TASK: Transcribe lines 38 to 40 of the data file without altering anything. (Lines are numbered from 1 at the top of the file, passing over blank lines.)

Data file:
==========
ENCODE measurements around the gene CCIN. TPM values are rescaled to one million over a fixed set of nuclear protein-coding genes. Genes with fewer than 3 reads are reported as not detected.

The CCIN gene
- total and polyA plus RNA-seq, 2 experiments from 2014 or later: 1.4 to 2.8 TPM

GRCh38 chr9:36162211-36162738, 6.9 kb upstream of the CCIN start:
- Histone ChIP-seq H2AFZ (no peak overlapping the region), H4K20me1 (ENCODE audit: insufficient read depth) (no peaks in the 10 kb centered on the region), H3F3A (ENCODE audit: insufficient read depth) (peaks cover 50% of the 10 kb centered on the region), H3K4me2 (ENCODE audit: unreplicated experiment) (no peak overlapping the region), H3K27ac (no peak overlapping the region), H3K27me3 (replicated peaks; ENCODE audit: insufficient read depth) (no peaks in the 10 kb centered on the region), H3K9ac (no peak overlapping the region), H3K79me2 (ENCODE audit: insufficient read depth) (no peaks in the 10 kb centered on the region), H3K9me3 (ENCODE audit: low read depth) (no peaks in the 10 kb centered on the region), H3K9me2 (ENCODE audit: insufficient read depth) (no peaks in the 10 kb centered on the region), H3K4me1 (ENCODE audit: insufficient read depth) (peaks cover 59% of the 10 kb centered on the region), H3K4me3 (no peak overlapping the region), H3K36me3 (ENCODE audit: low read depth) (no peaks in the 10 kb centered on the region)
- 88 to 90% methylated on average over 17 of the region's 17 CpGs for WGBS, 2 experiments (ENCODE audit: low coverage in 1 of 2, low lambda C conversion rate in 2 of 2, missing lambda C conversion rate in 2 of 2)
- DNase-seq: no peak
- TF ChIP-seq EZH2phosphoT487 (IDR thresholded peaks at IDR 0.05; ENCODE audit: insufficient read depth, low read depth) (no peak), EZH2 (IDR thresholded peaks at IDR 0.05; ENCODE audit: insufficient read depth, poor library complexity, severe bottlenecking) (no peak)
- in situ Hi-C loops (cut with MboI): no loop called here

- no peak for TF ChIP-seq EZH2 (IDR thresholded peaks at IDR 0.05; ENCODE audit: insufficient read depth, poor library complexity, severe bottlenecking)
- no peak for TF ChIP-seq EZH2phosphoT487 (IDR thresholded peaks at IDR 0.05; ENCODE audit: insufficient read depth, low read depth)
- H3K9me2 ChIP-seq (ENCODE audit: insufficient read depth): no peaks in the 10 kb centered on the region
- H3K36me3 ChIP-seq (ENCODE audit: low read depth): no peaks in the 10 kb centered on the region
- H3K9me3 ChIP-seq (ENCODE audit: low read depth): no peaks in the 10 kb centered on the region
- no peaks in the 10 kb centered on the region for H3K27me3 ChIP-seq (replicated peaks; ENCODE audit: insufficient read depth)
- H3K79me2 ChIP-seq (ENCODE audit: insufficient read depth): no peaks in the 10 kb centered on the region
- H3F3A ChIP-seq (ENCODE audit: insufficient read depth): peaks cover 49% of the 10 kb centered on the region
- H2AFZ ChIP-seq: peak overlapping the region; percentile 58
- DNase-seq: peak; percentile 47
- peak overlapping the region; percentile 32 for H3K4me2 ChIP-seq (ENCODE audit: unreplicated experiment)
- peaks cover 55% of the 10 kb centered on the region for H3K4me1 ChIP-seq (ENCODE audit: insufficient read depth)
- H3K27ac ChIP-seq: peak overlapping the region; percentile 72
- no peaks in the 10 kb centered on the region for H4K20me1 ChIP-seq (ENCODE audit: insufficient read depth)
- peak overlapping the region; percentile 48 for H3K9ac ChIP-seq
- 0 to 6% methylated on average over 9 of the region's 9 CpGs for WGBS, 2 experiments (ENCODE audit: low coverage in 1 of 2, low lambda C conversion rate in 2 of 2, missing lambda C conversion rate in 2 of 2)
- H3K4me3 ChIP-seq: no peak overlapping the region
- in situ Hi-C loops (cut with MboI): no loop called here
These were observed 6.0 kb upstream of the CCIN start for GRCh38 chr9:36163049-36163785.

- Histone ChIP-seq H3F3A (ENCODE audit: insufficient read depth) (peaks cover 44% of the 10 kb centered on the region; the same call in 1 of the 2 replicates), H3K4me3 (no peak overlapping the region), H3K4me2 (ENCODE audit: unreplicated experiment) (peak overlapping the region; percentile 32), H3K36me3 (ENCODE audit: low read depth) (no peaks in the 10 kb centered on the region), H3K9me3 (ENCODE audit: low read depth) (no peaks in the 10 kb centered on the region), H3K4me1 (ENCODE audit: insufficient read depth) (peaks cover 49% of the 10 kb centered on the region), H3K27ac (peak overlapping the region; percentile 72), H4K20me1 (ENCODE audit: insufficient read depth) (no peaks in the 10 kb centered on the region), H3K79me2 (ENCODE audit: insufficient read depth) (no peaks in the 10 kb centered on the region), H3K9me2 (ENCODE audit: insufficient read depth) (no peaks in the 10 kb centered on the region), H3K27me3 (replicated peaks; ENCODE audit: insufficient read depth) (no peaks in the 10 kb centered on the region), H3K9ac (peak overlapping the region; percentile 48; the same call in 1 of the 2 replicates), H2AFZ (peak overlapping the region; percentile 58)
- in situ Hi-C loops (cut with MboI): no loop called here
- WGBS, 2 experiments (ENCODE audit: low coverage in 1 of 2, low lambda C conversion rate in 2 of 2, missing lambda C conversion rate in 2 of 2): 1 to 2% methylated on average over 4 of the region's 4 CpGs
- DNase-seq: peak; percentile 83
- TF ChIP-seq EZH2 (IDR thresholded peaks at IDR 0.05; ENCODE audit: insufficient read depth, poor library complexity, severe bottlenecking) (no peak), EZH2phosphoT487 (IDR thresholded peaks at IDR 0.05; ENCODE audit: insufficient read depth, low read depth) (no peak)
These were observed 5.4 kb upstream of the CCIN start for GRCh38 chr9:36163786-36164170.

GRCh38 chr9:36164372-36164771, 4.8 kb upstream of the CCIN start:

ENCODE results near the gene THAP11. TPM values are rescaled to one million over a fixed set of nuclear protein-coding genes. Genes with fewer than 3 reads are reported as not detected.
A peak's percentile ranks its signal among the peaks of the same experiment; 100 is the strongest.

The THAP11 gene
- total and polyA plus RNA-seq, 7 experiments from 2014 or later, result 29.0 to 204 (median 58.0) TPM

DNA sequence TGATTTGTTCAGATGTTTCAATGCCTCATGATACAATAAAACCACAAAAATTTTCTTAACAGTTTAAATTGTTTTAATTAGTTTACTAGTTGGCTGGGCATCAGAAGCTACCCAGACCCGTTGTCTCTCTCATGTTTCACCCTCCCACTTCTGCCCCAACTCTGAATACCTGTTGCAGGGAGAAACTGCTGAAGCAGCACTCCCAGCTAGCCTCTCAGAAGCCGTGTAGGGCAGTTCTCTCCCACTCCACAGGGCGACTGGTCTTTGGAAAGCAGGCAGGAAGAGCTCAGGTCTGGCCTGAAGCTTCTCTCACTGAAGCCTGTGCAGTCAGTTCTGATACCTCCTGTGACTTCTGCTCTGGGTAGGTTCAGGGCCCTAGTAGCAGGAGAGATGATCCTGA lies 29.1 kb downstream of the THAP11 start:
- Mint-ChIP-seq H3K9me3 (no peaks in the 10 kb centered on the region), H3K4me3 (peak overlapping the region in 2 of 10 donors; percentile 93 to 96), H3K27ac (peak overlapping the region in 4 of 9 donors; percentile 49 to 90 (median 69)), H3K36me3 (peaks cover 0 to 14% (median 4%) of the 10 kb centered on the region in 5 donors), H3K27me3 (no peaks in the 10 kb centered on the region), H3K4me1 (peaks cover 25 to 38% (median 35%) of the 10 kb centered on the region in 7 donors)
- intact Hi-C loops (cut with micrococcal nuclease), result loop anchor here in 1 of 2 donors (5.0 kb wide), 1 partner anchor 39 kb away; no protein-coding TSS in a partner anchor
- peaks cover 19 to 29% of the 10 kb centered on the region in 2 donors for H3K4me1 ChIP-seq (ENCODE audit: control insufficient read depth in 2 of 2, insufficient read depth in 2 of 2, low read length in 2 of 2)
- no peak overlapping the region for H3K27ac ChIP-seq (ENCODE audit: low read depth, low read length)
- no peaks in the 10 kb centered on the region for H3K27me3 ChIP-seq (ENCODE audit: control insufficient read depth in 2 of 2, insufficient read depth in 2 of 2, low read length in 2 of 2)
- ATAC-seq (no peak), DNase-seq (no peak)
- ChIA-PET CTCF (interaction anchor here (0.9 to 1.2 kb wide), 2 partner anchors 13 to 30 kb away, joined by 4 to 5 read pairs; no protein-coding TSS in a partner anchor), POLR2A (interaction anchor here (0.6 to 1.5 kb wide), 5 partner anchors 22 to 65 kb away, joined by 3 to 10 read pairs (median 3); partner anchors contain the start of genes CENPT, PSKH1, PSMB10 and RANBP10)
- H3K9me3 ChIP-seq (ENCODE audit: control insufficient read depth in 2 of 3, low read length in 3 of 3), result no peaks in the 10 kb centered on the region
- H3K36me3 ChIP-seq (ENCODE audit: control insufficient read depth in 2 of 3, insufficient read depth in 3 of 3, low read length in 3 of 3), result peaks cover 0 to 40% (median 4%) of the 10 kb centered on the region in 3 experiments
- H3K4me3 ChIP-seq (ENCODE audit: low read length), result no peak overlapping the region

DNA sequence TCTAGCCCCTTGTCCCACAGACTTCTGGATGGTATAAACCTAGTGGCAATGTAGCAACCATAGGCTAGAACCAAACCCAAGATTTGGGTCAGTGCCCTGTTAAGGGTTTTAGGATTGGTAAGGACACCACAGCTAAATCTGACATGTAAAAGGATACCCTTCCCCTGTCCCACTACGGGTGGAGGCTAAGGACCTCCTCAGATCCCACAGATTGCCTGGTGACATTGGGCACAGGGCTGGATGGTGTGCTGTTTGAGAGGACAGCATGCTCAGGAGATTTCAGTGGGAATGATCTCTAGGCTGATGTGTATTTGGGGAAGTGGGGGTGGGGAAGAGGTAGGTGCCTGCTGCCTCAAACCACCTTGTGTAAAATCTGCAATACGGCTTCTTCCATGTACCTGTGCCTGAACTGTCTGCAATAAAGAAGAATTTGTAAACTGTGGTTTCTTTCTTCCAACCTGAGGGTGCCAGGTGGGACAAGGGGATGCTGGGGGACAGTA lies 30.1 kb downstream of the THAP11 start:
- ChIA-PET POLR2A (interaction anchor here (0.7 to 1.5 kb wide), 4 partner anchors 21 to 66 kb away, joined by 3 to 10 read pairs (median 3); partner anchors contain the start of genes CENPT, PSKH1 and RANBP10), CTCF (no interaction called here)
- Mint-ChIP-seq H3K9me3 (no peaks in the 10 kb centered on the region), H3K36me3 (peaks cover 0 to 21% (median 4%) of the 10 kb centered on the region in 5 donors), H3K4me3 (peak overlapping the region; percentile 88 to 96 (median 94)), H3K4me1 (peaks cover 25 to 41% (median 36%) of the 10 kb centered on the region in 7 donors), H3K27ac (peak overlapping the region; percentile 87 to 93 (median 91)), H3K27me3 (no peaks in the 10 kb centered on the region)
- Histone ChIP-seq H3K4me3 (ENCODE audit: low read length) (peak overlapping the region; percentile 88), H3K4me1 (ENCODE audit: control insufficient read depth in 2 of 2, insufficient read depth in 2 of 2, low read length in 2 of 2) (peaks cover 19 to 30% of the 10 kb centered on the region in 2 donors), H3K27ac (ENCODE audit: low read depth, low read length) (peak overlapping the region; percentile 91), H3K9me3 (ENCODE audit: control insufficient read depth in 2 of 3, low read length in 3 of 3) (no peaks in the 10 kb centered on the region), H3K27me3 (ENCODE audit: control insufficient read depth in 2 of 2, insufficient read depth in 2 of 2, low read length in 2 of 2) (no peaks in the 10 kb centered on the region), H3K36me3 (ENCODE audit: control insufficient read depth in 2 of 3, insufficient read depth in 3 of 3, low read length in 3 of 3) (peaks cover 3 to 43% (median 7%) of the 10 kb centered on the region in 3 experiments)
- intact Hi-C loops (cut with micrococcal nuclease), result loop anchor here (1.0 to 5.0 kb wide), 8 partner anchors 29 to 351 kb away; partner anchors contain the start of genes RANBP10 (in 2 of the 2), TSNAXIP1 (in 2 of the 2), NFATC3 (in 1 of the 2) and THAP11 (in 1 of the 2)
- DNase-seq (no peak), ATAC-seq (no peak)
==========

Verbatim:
The THAP11 gene
- total and polyA plus RNA-seq, 7 experiments from 2014 or later, result 29.0 to 204 (median 58.0) TPM

DNA sequence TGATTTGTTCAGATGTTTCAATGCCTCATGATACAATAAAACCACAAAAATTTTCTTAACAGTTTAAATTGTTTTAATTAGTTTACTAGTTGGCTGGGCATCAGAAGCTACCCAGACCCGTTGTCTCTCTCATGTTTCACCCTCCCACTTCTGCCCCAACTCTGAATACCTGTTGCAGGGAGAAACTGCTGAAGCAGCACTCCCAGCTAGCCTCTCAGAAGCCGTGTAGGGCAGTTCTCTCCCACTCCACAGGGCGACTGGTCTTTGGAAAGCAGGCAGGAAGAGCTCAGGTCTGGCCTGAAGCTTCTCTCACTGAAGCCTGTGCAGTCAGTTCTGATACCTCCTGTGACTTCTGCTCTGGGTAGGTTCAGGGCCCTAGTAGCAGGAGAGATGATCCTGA lies 29.1 kb downstream of the THAP11 start: